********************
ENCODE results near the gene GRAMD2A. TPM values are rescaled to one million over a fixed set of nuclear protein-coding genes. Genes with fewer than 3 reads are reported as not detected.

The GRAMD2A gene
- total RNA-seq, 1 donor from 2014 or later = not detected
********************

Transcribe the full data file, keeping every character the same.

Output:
ENCODE results near the gene GRAMD2A. TPM values are rescaled to one million over a fixed set of nuclear protein-coding genes. Genes with fewer than 3 reads are reported as not detected.

The GRAMD2A gene
- total RNA-seq, 1 donor from 2014 or later = not detected